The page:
I started a part-time job a week ago at the running retailer Fleet Feet Chicago. Since then we had some sort of snow every day. Plows and salt are barely making a dent. Nothing is melting. The temperature hasn’t risen above freezing in well over a week. This morning it was minus 21. Yes, that’s Fahrenheit. And yes, that’s the actual temperature. The wind chill was said to be about -53.

And yet we run. Read more

More on Goal Setting for the New Year

More on Goal Setting for the New Year

My goal has always been to publish this blog sometime mid-week. Everything I’ve read about blogging and social media tells me that is the best time to assure the most readership. My analytics would support that. And yet, here I am posting this over a weekend – on a Saturday night, no less. And I haven’t made my goal once this year!

My daughter has been home for 3 of the last 5 weeks on winter break. There were holiday commitments and celebrations. One of those week’s I was in New Jersey. Yesterday she had her wisdom teeth removed. Today it snowed. Lots of excuses, I know.

I read a couple of articles this week that friends shared on social media. They were spot on about goal setting for the new year. I’m not a fan of New Year’s resolutions per se. These articles outlined better approaches to new year goal setting. This one discusses the idea of giving yourself “permission to pause.”  The author argues that immediately following the stress of holidays might not be the right time to see success with the intentions we set for ourselves.

“Most of us go through life jumping from one thing into the next. This is just the way life is, and it’s the way society is. We believe it’s acceptable to be busy all the time and spread thin across all of our daily activities. We work hard, and forget to play. We take care of others, and forget to take care of ourselves. For some, they experience chronic stress that is dulled by stimulants, like caffeine or pick-me-ups, like sugar and alcohol. For others, they simply burn out and have a hard time getting through the day.”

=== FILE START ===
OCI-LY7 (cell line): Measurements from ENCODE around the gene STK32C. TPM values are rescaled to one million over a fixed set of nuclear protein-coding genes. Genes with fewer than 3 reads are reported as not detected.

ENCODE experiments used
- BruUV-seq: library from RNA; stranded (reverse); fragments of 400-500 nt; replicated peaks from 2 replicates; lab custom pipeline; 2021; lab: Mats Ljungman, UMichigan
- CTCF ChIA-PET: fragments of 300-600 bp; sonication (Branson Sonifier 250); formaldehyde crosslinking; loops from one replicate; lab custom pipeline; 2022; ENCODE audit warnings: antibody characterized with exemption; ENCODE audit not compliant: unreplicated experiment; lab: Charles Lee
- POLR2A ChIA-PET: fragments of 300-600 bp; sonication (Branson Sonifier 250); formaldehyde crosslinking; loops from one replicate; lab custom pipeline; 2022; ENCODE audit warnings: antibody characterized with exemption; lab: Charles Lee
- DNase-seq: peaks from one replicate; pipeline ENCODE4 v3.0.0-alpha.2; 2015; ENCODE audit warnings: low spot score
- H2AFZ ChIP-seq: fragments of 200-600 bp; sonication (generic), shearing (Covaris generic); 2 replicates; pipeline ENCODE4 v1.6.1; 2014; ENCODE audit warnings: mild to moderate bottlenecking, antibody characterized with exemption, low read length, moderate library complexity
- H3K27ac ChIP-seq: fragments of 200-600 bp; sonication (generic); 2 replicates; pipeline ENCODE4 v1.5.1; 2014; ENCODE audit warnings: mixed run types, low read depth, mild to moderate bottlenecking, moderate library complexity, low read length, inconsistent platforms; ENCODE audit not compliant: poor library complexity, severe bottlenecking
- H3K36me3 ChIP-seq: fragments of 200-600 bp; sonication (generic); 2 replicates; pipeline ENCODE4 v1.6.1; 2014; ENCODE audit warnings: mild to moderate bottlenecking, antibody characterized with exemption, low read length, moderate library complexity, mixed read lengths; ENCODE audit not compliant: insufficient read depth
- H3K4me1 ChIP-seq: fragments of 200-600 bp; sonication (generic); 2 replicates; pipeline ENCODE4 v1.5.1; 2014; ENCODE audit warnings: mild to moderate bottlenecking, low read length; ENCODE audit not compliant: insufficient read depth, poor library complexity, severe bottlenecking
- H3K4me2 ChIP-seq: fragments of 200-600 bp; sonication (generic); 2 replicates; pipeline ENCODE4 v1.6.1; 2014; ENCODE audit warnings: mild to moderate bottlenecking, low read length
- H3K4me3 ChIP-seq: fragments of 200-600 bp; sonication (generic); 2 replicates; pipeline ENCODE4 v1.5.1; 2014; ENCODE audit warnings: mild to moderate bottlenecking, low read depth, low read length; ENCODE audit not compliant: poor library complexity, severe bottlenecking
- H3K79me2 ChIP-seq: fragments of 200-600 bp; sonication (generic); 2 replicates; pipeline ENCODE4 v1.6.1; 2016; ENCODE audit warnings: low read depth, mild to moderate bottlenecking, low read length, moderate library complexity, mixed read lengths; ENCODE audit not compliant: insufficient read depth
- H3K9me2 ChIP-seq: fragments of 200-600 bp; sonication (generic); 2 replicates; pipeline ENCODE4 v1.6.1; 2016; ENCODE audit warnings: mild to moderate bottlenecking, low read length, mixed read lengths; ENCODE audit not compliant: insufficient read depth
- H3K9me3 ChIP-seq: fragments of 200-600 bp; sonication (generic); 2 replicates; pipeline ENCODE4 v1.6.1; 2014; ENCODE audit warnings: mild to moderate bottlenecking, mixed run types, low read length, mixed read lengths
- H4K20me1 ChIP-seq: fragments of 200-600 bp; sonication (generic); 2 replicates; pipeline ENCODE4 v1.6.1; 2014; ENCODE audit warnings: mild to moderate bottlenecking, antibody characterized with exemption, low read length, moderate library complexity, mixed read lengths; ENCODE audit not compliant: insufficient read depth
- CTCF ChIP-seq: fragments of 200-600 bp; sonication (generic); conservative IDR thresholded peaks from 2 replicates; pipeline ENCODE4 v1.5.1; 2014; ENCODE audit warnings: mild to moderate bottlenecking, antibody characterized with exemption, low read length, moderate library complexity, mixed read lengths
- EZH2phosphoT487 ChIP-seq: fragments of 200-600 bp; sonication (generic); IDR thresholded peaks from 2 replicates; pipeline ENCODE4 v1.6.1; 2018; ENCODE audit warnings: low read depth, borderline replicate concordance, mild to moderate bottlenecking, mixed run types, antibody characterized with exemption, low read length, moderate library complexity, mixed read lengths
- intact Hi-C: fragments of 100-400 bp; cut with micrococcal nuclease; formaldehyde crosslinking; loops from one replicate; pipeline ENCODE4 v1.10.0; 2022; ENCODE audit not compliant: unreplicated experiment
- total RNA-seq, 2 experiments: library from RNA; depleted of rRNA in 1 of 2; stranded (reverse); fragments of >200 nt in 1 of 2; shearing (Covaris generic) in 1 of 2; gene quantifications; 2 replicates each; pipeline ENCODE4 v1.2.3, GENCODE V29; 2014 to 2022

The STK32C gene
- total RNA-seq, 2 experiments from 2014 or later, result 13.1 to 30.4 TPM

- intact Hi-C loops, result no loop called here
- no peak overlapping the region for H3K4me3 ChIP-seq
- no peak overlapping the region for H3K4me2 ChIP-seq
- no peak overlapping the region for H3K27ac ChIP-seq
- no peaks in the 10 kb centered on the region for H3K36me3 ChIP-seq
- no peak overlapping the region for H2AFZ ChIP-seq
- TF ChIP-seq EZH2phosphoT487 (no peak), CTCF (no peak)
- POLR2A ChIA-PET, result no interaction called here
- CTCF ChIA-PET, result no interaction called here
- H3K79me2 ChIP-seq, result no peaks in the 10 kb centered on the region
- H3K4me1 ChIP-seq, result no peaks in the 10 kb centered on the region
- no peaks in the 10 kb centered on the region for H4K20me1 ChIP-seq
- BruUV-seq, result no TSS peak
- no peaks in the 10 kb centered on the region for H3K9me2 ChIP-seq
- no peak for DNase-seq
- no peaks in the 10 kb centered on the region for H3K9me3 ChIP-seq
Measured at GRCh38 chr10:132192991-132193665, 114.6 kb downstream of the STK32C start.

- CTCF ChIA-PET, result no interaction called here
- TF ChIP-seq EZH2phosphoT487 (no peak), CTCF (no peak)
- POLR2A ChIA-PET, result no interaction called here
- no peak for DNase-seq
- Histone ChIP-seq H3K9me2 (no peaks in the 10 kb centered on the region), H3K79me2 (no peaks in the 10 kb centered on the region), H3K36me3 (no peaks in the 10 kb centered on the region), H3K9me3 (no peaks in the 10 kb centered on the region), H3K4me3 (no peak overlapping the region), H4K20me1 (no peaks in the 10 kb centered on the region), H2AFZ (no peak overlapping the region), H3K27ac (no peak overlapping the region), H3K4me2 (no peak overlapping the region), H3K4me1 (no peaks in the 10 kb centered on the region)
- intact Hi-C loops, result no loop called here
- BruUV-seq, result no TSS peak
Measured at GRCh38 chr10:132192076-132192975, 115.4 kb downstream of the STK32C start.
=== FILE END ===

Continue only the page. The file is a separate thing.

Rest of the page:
Agnew, K. (2018, February). *8 Warning Signs You’re Mentally and Emotionally Exhausted” Retrieved from www.theheartysoul.com

Another article suggested that New Year’s resolutions shouldn’t go into effect until March.

“The end of the year is a great time to reflect on where you are in your life. Thinking about what you haven’t yet accomplished, and what aspects of yourself you’d like to improve, are natural to do when one year ends and another begins.

The trick is to separate the decision to make a change from the day that you are actually putting yourself on the path to change. So take that resolution you made and give yourself the next eight weeks to figure out how you are going to achieve your goal.”

Markman, A. (2019, January). “Why you should start your New Year’s Resolutions on March 4” Retrieved from www.fastcompany.com

I think this idea of pausing after the stress of the holidays is important. Plus taking into account the time it requires to plan how we are going to achieve our goals is paramount for success as well. We need more time for decompression, self-care and reflection before we’re ready to commit. I decided that January is a month of reflection and re-grouping and once I’ve set some intentions, February is a practice round to get a feel for what I need to do and to tweak things so I can be more successful. As a runner and coach, this works really well since it becomes a lot easier to commit to running come March than it is now.

Another thing that filled my social media feeds this past week was the 10-year challenge. One of my friends posted, “Let’s try something different than what you looked like 10 years ago… What were you working on/trying to accomplish? How’d it work out?” It just so happened that it was 10 year to the day of my first interview for a job that I got which took my career to the next level salary-wise. I had accomplished a goal that set me on a new path.  How did it turn out? Admittedly, it wound up being a rough 10 years, but, as I responded to her, I am drawing on the memory of who I was then – at my best – to become an even better version of myself this year.